Bookscan – Week Ending 8/14/05
I thought I’d take a different approach to the Bookscan summary this week. Rather than just looking at the Top 25, I decided to expand it to the Top 50. The topic and publisher shares change a bit when you go further down the list, but as I mentioned last week, these numbers can often shift because of store promotions, new releases, etc.
When you look at the Top 50 for the week ending 8/14, the top 5 topics are (by units sold):
- Microsoft Office (27%)
- Programming/Web Development (18%)
- Windows XP (14%)
- Photoshop/Photography (9%)
- Mac (9%)
As you can see, the programming/web development area grows in importance when you look deeper into the list. This category also includes a lot of subtopics (e.g., Java, HTML, PHP, etc.), so it’s fairly splintered. Although Windows, Photoshop/Photography and Mac all become a bit smaller this week when you look deeper into the list, Office remains strong. In fact, it’s 2 points higher than it was last week through the Top 25. Also of note: When you look at the Office books in the Top 50 this week, it’s a Wiley and Microsoft Press world – no other publishers had an Office book in the Top 50. This helps support Juliana Aldous Atkinson’s point from my previous post, specifically that Microsoft Press is one of the key players in what is arguably one of the most important topic areas.
Speaking of publishers, here’s how the Top 50 breaks down by publisher for this past week (by units sold):
- Wiley (34%)
- Pearson/Penguin (25%)
- Microsoft Press (17%)
- O’Reilly (16%)
- Henry Holt (2%)
This is the same order as last week, which is pretty typical. As you can see, once you get past the top 4 publishers the numbers really drop off.
Joe, the Bookscan top whatever data is really only relevant if you know what percent of total sales that top 25/50/whatever represents, and if that top 25/50/whatever breakout (by publisher, topic, whatever) correlates to a similar breakout over total book sales. In other words, just because Office is the dominant category in the top 25/50 doesn't necessarily mean that it's important at all to total book sales. There might only be 10 Office books total on the market, all of them in the top 25/50, and thus the performance at the top skews the perception of the total. Bottom line, how important to (and representative of) overall book sales is the top of the list?
Posted by: Michael Miller | August 23, 2005 at 06:46 PM
Hi Mike. I'll try to keep your points in mind on future Bookscan posts. However, other than the "long tail" effect, not many trends have changed since you were on this side of the business. I'm going out on a limb to say that probably you weren't surprised at the top 5 categories I listed in the post, right? I don't have the data in front of me, but I'll bet those topics remain at or near the top of the list no matter how deeply you drill into the entire category. They look pretty similar to the types of books you generally see in the Amazon Top 25, 50 or even 100.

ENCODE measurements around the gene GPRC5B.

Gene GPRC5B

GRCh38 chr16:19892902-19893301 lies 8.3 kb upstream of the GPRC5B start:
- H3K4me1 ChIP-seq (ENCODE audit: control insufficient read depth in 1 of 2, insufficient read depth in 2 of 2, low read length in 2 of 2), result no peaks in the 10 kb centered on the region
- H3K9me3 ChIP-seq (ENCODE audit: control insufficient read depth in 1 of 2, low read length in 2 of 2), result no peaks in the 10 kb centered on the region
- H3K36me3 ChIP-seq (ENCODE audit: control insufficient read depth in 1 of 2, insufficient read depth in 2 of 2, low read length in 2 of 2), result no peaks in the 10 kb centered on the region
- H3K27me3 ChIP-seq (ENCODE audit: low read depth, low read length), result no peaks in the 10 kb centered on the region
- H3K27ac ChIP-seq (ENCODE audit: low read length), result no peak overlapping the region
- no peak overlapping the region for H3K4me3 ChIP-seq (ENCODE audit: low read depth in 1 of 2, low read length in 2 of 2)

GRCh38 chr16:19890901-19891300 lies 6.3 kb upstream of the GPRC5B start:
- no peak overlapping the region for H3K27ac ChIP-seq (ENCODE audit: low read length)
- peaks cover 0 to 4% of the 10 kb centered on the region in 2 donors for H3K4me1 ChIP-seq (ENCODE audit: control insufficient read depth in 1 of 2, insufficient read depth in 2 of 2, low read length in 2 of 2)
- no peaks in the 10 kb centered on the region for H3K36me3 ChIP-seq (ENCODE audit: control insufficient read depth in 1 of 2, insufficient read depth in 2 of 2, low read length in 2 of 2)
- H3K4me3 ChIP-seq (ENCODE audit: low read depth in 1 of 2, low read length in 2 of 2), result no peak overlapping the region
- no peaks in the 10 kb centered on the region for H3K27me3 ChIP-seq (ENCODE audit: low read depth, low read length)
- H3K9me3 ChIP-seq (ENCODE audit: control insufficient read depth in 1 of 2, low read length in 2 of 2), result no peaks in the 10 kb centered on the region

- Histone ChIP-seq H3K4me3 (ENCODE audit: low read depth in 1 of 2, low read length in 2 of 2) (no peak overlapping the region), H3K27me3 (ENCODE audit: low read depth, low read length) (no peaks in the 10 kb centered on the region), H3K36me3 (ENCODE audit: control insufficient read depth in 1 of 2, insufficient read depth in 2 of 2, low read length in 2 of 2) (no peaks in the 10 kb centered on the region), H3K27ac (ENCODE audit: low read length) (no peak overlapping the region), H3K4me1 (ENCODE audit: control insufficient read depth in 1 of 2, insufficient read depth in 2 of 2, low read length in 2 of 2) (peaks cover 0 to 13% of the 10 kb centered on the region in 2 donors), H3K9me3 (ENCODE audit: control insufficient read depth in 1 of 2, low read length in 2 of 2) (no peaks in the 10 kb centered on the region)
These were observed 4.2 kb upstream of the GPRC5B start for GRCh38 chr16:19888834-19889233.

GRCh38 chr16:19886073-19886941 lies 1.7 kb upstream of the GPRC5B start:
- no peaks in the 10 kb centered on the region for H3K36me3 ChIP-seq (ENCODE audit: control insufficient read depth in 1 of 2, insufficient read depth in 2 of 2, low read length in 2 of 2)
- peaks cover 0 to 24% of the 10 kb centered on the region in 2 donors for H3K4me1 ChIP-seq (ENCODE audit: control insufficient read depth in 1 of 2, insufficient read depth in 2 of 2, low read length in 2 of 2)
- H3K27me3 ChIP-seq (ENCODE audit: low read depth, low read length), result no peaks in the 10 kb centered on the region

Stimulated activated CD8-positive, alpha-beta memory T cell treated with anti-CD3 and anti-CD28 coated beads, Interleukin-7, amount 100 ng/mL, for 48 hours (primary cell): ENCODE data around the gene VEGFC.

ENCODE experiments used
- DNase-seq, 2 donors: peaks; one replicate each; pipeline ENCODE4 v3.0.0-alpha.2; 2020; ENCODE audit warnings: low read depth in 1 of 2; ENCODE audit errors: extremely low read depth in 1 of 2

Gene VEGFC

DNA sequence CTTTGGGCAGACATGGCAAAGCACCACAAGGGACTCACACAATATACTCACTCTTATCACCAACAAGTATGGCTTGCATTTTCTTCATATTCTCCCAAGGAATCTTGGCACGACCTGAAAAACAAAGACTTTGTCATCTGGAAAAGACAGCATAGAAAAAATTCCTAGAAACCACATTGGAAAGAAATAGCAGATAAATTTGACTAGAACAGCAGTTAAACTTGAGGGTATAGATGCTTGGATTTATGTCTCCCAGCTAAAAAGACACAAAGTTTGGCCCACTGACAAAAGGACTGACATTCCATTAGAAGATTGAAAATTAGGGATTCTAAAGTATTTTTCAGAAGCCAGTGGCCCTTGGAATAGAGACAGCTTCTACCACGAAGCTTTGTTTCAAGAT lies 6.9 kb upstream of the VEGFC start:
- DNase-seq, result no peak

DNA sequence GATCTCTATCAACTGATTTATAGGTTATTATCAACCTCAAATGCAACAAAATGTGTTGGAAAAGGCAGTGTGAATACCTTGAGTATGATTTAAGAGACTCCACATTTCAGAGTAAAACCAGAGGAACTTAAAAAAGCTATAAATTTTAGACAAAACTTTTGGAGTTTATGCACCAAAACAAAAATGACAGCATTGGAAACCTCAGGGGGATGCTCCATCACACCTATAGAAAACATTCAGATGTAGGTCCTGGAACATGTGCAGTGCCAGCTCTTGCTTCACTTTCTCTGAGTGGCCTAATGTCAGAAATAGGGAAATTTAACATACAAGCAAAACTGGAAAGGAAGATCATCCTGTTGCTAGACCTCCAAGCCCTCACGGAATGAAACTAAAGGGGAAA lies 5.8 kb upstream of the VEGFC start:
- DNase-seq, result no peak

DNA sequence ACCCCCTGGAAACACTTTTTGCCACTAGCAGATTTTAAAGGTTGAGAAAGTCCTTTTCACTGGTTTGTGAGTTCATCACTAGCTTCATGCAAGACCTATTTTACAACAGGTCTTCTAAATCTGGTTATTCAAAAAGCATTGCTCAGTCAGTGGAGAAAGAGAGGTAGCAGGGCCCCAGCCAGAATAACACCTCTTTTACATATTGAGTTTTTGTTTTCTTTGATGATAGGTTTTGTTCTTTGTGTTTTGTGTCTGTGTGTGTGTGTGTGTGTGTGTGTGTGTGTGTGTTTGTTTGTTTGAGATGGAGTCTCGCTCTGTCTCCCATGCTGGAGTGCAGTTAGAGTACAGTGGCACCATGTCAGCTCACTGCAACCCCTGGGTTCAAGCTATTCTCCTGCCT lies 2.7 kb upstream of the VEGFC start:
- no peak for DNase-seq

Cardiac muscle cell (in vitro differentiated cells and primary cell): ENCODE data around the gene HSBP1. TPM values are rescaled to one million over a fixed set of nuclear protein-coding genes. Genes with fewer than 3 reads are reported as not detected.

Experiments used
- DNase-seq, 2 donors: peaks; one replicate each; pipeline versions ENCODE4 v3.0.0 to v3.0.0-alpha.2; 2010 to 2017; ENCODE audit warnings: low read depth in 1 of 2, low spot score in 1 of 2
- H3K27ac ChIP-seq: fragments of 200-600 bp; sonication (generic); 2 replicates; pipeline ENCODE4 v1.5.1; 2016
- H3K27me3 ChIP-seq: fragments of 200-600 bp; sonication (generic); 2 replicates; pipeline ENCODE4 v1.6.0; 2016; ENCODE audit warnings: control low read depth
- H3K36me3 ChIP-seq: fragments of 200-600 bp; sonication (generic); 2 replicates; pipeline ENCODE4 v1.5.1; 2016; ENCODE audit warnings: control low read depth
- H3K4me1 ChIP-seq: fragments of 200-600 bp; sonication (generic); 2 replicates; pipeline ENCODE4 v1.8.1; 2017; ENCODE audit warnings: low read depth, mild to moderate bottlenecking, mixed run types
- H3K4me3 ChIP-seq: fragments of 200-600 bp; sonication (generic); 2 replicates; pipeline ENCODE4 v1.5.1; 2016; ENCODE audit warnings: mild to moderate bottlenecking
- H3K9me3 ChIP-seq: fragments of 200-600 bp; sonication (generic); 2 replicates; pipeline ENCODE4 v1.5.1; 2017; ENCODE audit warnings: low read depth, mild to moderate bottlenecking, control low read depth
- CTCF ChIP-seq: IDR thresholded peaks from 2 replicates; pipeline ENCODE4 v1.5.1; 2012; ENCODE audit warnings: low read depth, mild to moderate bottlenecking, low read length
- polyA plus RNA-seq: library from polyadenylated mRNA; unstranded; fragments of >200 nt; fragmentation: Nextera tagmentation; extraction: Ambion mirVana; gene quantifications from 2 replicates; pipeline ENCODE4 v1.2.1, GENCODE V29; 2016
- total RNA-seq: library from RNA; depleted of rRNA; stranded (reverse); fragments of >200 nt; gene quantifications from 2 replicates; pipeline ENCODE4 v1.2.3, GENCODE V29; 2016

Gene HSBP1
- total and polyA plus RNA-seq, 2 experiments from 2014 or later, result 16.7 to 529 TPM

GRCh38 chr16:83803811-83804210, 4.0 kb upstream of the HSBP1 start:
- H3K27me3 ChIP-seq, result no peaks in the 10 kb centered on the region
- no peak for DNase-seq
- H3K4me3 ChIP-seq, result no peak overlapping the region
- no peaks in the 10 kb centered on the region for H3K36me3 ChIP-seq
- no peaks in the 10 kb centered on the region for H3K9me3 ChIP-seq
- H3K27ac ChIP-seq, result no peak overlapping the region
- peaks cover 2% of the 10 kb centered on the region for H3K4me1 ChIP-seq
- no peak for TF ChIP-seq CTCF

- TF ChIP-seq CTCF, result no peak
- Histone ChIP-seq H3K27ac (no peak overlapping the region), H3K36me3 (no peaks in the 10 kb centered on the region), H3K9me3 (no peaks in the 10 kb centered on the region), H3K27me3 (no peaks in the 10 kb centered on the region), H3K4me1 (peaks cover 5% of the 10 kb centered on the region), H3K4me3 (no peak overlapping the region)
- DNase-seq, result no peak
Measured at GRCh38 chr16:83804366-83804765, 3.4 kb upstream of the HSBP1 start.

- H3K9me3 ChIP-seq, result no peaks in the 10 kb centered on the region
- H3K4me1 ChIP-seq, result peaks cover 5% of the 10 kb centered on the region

Here's another reason the numbers don't change that dramatically when you take more titles into consideration: Although these 50 titles represent 6-7% of the title list for the top 750 that week (50/750), they represent about 22% of the unit sales. Yes, that leaves 78% for other possibilities, but slots #51 through #750 also include a lot more books on Office, Windows, etc. IOW, I don't think you're likely to see a topic like Quicken or Linux sneak into the top 5 areas, no matter how many titles you include. The long tail certainly impacts things, but only to a point -- books that are at the other end of the scale, selling 5 or less copies/week aren't really moving the needle, even when you add a bunch of them together.
Also keep in mind that some of the buckets I've listed in the top 5 are fairly broad (e.g., Office and programming/web dev). It's often difficult to find topics/titles that *don't* fit into these 5 areas.
Posted by: Joe Wikert | August 24, 2005 at 09:11 AM
Joe: Just want to make sure that you're keeping up the intellectual rigor. (Especially after reading Freakonomics...) The only surprise to me was the importance of Office (which I presume includes all the Office apps --- Word, Excel, et al). I've had multiple editors tell me that Office is a dead topic, yet it ranks high on the sell-through list. Is it primarily from one big book, or is it truly a thriving category and my editors are lying to me?
Posted by: Michael Miller | August 24, 2005 at 10:40 AM
Oh, so you're not a fan of the Freakononics, eh? What do/did you object to?
Office, dead? I don't think so, but I certainly don't want to call your editors liars. Maybe what they're saying is that it's a tough market because of all the entrenched competitors, which is true. But then again, that's true with most of these topics...
Posted by: Joe Wikert | August 24, 2005 at 12:53 PM
Nope, I liked Freakonomics a lot. Of course, the author(s) also know how to spin statistics; I had some questions about some of their conclusions here and there. But basically they promote good solid thinking, which we can never get enough of.
Posted by: Michael Miller | August 24, 2005 at 05:46 PM
I totally agree with you on how they skewed the numbers/results to support their interpretation. Very interesting read, though.
Posted by: Joe Wikert | August 24, 2005 at 09:12 PM
About the comments on Office, I agree with you completely. I've noticed a big drop-off between the big series bestsellers and the next tier. Also some series seem to have run their natural life course. Certain Apps--like Excel and Access appear very healthy. We've had good success with combining apps with soft skills. Those titles won't make the bulk units to show up on the bestseller list, but have a longer life-cycle and do quite well.
And I really wish I could figure out a way to publish an Ebay book!
Posted by: Juliana Aldous Atkinson | August 31, 2005 at 11:57 PM